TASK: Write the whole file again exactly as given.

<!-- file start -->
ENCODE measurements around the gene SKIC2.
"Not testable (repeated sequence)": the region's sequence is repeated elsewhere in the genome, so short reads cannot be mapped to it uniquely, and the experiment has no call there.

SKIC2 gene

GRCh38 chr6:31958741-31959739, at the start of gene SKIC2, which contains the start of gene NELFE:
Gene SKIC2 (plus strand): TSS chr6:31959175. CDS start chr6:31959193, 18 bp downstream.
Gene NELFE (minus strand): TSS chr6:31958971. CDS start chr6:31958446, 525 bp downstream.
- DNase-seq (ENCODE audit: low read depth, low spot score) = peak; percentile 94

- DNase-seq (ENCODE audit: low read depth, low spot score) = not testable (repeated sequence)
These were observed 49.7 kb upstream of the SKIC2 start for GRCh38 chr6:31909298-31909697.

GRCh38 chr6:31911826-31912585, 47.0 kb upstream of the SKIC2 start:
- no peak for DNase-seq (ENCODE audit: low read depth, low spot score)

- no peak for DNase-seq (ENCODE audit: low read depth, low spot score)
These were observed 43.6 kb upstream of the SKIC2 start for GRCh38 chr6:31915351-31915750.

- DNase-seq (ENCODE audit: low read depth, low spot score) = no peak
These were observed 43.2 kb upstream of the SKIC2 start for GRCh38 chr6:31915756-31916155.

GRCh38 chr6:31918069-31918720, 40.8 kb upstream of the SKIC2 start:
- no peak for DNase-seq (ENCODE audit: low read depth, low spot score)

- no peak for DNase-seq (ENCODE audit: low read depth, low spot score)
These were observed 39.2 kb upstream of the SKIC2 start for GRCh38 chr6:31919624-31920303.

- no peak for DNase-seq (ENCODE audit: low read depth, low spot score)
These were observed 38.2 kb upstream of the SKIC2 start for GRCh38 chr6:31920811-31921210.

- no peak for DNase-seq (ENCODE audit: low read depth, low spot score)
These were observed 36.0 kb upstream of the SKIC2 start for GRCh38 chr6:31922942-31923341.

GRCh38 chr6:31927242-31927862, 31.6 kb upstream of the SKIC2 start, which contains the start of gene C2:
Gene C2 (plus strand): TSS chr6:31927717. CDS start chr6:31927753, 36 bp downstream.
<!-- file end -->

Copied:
ENCODE measurements around the gene SKIC2.
"Not testable (repeated sequence)": the region's sequence is repeated elsewhere in the genome, so short reads cannot be mapped to it uniquely, and the experiment has no call there.

SKIC2 gene

GRCh38 chr6:31958741-31959739, at the start of gene SKIC2, which contains the start of gene NELFE:
Gene SKIC2 (plus strand): TSS chr6:31959175. CDS start chr6:31959193, 18 bp downstream.
Gene NELFE (minus strand): TSS chr6:31958971. CDS start chr6:31958446, 525 bp downstream.
- DNase-seq (ENCODE audit: low read depth, low spot score) = peak; percentile 94

- DNase-seq (ENCODE audit: low read depth, low spot score) = not testable (repeated sequence)
These were observed 49.7 kb upstream of the SKIC2 start for GRCh38 chr6:31909298-31909697.

GRCh38 chr6:31911826-31912585, 47.0 kb upstream of the SKIC2 start:
- no peak for DNase-seq (ENCODE audit: low read depth, low spot score)

- no peak for DNase-seq (ENCODE audit: low read depth, low spot score)
These were observed 43.6 kb upstream of the SKIC2 start for GRCh38 chr6:31915351-31915750.

- DNase-seq (ENCODE audit: low read depth, low spot score) = no peak
These were observed 43.2 kb upstream of the SKIC2 start for GRCh38 chr6:31915756-31916155.

GRCh38 chr6:31918069-31918720, 40.8 kb upstream of the SKIC2 start:
- no peak for DNase-seq (ENCODE audit: low read depth, low spot score)

- no peak for DNase-seq (ENCODE audit: low read depth, low spot score)
These were observed 39.2 kb upstream of the SKIC2 start for GRCh38 chr6:31919624-31920303.

- no peak for DNase-seq (ENCODE audit: low read depth, low spot score)
These were observed 38.2 kb upstream of the SKIC2 start for GRCh38 chr6:31920811-31921210.

- no peak for DNase-seq (ENCODE audit: low read depth, low spot score)
These were observed 36.0 kb upstream of the SKIC2 start for GRCh38 chr6:31922942-31923341.

GRCh38 chr6:31927242-31927862, 31.6 kb upstream of the SKIC2 start, which contains the start of gene C2:
Gene C2 (plus strand): TSS chr6:31927717. CDS start chr6:31927753, 36 bp downstream.